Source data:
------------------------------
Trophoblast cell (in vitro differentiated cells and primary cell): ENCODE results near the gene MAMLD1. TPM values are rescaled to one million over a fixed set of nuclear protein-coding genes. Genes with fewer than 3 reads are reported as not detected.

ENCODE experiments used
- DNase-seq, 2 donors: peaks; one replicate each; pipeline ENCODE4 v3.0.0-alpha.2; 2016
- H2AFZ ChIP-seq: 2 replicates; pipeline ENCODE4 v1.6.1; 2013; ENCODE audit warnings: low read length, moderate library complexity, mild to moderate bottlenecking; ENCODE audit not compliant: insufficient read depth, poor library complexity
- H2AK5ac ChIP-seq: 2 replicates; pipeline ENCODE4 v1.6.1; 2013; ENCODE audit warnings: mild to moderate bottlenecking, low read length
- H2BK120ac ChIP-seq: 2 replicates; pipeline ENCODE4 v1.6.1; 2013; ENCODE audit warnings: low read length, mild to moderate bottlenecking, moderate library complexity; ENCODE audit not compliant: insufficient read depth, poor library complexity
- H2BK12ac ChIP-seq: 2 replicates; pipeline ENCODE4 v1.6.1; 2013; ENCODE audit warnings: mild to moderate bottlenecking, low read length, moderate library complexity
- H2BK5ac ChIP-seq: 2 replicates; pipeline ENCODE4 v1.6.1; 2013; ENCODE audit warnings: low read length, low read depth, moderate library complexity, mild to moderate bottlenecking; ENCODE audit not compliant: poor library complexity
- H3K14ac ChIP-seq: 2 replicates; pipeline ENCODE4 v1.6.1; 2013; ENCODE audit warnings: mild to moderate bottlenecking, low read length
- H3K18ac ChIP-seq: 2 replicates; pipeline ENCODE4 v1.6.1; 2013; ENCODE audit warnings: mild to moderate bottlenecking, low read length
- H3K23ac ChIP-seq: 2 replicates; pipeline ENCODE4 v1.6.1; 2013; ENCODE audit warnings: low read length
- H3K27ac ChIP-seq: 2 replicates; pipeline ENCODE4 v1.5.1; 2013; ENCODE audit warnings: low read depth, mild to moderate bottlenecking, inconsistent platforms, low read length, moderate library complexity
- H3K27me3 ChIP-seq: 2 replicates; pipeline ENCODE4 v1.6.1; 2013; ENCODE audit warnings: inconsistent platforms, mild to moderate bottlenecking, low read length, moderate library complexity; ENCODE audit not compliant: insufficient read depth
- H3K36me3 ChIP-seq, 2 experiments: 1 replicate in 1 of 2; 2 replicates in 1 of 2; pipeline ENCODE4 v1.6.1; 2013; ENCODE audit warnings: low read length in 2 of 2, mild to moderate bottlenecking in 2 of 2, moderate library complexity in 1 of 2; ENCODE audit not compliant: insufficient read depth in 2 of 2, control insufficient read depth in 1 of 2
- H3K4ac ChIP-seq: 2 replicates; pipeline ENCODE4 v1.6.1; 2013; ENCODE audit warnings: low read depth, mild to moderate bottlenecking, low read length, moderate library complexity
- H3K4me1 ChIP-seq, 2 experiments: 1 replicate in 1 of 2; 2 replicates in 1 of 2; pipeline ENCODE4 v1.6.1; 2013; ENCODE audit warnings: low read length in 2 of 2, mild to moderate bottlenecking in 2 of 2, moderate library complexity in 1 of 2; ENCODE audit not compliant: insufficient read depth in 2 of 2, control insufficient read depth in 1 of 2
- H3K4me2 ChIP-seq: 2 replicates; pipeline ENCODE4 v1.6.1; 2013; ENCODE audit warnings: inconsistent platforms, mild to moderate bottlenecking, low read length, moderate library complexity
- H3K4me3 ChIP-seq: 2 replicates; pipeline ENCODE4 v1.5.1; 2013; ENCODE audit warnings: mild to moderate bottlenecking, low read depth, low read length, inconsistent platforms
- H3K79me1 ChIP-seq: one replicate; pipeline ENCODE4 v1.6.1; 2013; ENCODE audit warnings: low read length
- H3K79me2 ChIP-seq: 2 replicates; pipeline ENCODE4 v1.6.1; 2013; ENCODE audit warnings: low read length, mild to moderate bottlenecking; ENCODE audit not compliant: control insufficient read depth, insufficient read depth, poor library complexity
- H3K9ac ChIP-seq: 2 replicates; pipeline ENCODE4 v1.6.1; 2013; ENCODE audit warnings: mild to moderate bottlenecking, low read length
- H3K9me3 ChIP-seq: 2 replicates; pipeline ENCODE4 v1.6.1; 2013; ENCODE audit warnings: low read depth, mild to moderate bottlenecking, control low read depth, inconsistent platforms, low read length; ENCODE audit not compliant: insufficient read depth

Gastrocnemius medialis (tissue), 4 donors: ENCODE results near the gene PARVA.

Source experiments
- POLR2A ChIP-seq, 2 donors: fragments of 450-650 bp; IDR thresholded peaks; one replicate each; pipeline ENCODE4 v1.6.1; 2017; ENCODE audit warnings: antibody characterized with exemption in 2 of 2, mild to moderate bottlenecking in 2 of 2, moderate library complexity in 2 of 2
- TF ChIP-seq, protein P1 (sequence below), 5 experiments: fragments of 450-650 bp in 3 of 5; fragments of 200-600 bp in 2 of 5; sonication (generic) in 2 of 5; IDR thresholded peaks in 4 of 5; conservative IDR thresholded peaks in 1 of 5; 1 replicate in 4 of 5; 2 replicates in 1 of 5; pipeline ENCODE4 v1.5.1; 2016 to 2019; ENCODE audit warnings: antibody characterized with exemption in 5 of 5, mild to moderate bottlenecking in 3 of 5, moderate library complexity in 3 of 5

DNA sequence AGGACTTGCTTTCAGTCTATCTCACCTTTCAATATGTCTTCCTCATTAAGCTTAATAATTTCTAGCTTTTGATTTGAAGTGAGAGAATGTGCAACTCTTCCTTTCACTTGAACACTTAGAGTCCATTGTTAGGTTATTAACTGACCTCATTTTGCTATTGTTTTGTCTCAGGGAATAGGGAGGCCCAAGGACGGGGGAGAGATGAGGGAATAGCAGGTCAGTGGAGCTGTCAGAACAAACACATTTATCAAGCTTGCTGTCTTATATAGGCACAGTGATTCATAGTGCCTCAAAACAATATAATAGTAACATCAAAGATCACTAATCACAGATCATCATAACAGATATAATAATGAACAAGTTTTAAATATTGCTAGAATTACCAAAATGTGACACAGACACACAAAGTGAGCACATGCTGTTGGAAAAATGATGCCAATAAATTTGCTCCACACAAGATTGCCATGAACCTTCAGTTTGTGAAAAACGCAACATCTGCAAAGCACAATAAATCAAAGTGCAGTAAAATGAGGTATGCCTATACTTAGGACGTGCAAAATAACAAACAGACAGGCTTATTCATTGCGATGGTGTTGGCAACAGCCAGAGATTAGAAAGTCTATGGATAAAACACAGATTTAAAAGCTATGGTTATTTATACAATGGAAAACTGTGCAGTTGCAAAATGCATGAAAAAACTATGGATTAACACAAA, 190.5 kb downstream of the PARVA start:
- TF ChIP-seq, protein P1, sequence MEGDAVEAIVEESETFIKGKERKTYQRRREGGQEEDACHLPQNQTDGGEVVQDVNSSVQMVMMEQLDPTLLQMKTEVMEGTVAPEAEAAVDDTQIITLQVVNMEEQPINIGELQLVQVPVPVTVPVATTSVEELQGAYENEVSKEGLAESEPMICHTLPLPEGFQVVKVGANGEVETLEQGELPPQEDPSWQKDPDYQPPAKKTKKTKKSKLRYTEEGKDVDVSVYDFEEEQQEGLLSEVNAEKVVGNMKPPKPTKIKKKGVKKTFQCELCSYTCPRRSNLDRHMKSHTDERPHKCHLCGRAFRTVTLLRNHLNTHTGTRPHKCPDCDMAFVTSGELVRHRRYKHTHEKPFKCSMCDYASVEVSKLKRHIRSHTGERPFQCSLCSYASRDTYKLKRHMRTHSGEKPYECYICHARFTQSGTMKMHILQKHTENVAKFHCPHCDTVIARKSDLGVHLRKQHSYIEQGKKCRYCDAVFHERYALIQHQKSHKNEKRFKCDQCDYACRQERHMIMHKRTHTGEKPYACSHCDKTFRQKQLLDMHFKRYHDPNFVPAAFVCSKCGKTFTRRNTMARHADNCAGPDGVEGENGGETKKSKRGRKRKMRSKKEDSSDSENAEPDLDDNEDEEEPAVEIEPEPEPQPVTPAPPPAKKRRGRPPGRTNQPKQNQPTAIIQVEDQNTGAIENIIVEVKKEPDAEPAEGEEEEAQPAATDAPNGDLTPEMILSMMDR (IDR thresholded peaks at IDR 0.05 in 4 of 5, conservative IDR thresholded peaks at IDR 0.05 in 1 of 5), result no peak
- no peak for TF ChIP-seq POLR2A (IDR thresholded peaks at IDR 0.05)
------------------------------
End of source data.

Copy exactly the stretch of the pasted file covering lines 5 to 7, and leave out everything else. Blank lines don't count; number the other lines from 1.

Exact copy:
- H2AK5ac ChIP-seq: 2 replicates; pipeline ENCODE4 v1.6.1; 2013; ENCODE audit warnings: mild to moderate bottlenecking, low read length
- H2BK120ac ChIP-seq: 2 replicates; pipeline ENCODE4 v1.6.1; 2013; ENCODE audit warnings: low read length, mild to moderate bottlenecking, moderate library complexity; ENCODE audit not compliant: insufficient read depth, poor library complexity
- H2BK12ac ChIP-seq: 2 replicates; pipeline ENCODE4 v1.6.1; 2013; ENCODE audit warnings: mild to moderate bottlenecking, low read length, moderate library complexity